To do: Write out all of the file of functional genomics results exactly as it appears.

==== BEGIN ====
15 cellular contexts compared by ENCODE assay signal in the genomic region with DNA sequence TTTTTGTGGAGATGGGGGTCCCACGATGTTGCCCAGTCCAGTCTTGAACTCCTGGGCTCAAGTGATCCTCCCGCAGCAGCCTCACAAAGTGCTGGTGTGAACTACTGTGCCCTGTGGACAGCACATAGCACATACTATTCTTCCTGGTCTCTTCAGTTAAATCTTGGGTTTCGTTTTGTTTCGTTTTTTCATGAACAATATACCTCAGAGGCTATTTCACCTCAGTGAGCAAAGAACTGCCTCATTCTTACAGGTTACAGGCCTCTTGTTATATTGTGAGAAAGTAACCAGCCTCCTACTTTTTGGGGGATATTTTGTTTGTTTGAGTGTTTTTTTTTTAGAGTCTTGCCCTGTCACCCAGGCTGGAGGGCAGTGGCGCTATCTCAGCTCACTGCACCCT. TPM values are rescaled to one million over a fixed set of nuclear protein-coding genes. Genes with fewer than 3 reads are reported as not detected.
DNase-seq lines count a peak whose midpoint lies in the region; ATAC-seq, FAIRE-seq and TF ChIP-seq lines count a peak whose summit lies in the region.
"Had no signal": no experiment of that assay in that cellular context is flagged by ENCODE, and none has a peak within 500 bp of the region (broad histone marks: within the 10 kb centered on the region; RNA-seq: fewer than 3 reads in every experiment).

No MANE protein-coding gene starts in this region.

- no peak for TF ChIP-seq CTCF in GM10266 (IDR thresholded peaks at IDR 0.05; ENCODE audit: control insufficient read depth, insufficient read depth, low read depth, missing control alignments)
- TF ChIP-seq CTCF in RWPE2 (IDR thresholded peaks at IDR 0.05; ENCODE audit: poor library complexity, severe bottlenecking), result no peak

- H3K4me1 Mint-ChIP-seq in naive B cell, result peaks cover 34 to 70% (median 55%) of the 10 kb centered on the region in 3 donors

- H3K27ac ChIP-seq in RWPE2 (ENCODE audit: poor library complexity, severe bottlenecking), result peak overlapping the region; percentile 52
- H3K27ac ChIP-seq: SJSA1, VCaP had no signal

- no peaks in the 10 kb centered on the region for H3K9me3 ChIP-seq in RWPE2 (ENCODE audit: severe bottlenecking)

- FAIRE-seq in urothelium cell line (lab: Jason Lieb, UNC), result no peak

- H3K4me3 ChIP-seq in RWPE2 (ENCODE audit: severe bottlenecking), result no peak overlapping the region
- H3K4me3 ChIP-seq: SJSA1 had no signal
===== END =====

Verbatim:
15 cellular contexts compared by ENCODE assay signal in the genomic region with DNA sequence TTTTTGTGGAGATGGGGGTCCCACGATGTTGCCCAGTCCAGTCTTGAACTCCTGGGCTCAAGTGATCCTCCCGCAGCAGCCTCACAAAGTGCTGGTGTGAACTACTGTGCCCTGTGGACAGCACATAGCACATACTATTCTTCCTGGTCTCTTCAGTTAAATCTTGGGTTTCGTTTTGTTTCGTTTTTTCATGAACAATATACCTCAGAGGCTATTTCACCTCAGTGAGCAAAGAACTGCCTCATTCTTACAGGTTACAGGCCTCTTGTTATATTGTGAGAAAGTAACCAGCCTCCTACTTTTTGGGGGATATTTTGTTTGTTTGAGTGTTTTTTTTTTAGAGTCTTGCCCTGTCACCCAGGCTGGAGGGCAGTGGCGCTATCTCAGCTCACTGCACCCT. TPM values are rescaled to one million over a fixed set of nuclear protein-coding genes. Genes with fewer than 3 reads are reported as not detected.
DNase-seq lines count a peak whose midpoint lies in the region; ATAC-seq, FAIRE-seq and TF ChIP-seq lines count a peak whose summit lies in the region.
"Had no signal": no experiment of that assay in that cellular context is flagged by ENCODE, and none has a peak within 500 bp of the region (broad histone marks: within the 10 kb centered on the region; RNA-seq: fewer than 3 reads in every experiment).

No MANE protein-coding gene starts in this region.

- no peak for TF ChIP-seq CTCF in GM10266 (IDR thresholded peaks at IDR 0.05; ENCODE audit: control insufficient read depth, insufficient read depth, low read depth, missing control alignments)
- TF ChIP-seq CTCF in RWPE2 (IDR thresholded peaks at IDR 0.05; ENCODE audit: poor library complexity, severe bottlenecking), result no peak

- H3K4me1 Mint-ChIP-seq in naive B cell, result peaks cover 34 to 70% (median 55%) of the 10 kb centered on the region in 3 donors

- H3K27ac ChIP-seq in RWPE2 (ENCODE audit: poor library complexity, severe bottlenecking), result peak overlapping the region; percentile 52
- H3K27ac ChIP-seq: SJSA1, VCaP had no signal

- no peaks in the 10 kb centered on the region for H3K9me3 ChIP-seq in RWPE2 (ENCODE audit: severe bottlenecking)

- FAIRE-seq in urothelium cell line (lab: Jason Lieb, UNC), result no peak

- H3K4me3 ChIP-seq in RWPE2 (ENCODE audit: severe bottlenecking), result no peak overlapping the region
- H3K4me3 ChIP-seq: SJSA1 had no signal